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 Which Side Are You On?

Sermon - 10/16/11
Daniel E. H. Bryant
First Christian Church, Eugene, Oregon

Matthew 22:15-22

We have been looking at the last weeks of Jesus' life in Matthew's gospel. Took a brief break last week for our guest John Dominic Crossan, though I note that he did comment on the parable that I had just preached on 2 weeks before out of this section.

Now we come to the 22nd chapter of Matthew, verses 15 to 22, once again Jesus is teaching in the Temple (and that becomes quite important, so pay attention):

Then the Pharisees went and plotted to entrap him in what he said. 16So they sent their disciples to him, along with the Herodians, saying, ‘Teacher, we know that you are sincere, and teach the way of God in accordance with truth, and show deference to no one; for you do not regard people with partiality. [They're laying it on really thick, you know, have you had that experience, where you wonder, OK, what is it you want from me?  When people talk like this]

17Tell us, then, what you think. Is it lawful to pay taxes to the emperor, or not?’ 18But Jesus, aware of their malice, said, ‘Why are you putting me to the test, you hypocrites? 19Show me the coin used for the tax.’ And they brought him a denarius. 20Then he said to them, ‘Whose head is this, and whose title?’ 21They answered, ‘The emperor’s.’ Then he said to them, ‘Give therefore to the emperor the things that are the emperor’s, and to God the things that are God’s.’ 22When they heard this, they were amazed; and they left him and went away.

So, the first thing that has to be said about this, to be absolutely clear, is that in spite of all claims to the contrary, this is not about the separation of church and state. And I'm a big believer in that concept, I think it's one of this country's greatest contributions to modern democracy. And as I reminded folk Monday morning at the Interfaith Community Breakfast at the Hilton, I have an entire lecture of 45 minutes on this topic of separation of church and state -- Good God, Bad Politics -- but for some reason they didn't want to hear that, and preferred to hear our guest, Dr. Crossan :).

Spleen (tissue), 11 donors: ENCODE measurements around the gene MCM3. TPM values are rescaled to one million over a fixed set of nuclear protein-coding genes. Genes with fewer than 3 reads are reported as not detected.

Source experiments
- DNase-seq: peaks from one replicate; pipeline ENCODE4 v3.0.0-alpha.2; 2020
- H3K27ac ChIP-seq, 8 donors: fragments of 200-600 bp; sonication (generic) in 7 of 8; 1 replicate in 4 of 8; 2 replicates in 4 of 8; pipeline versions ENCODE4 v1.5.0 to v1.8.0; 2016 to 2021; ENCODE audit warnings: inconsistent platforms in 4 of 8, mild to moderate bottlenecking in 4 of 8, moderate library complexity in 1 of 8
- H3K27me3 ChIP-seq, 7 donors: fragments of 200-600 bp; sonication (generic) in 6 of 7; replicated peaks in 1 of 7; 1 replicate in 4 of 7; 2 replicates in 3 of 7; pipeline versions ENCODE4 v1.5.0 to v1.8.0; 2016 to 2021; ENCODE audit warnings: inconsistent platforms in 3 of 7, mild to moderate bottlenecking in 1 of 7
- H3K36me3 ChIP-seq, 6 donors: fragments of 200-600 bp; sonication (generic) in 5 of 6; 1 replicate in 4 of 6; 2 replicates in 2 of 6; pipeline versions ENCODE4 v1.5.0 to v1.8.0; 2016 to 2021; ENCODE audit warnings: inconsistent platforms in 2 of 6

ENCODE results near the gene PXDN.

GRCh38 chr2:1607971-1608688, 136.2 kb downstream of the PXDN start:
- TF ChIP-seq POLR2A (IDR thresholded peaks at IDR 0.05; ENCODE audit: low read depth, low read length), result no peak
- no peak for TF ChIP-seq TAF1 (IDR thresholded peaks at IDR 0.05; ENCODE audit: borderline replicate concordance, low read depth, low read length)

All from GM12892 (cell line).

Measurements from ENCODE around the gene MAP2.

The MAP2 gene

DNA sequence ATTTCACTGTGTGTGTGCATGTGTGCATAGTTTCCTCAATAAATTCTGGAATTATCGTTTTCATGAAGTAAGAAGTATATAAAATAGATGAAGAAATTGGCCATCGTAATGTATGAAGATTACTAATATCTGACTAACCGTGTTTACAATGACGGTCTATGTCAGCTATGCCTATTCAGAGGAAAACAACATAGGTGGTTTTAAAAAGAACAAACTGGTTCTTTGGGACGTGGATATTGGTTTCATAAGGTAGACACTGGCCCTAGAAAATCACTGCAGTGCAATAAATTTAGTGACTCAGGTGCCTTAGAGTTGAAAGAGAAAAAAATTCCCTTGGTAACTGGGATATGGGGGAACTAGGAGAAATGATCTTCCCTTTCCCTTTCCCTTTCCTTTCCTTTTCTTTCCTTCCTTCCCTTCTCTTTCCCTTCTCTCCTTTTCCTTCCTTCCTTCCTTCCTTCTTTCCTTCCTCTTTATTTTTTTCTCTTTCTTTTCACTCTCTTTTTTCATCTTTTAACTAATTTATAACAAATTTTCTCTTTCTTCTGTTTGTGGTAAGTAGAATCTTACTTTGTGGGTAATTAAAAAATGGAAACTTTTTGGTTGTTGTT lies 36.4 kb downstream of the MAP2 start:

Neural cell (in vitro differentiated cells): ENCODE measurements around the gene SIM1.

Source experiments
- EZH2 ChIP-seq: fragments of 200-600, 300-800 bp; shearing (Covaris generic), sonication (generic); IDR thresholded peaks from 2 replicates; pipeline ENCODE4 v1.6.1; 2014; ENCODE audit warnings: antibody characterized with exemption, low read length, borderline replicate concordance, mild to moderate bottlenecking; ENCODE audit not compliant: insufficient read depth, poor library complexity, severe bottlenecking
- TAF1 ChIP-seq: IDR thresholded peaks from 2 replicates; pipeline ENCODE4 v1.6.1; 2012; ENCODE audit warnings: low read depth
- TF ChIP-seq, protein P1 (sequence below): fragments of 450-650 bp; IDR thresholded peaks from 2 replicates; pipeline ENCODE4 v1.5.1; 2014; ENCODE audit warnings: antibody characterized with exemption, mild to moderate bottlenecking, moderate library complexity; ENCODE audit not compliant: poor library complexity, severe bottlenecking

In any case, if anyone would advocate for this text as justification for that concept of separation of church and state, it would be me. However, to do so would not only be dishonest, it would violate everything I have taught about taking the Bible seriously, and letting it speak on its own terms, rather than forcing it into modern context which sometimes fits about as well as the glass slipper on the ugly stepsister's foot.

The truth simply is: there is not scriptural basis for that concept of separation of church and state. It's a foreign concept to the Bible. The same as computers, airplanes, smart phones, and Duck football. But, you know, that hasn't stopped me from any of those things.

So we have to ask then: do we think Jesus thought we could separate everything in the two realms (over here we've got government and over here we've got religion)? To do that, Jesus would have had to abandon much of the Torah, the Psalms, and pretty much all of the prophets. I don't think Jesus is going to do that.

The issue, then, that Jesus is addressing here, is not the role of government and religion, or the role of religion in government. Did I mention that I have a lecture on that topic? If you want to stay for an additional 45 minutes. . .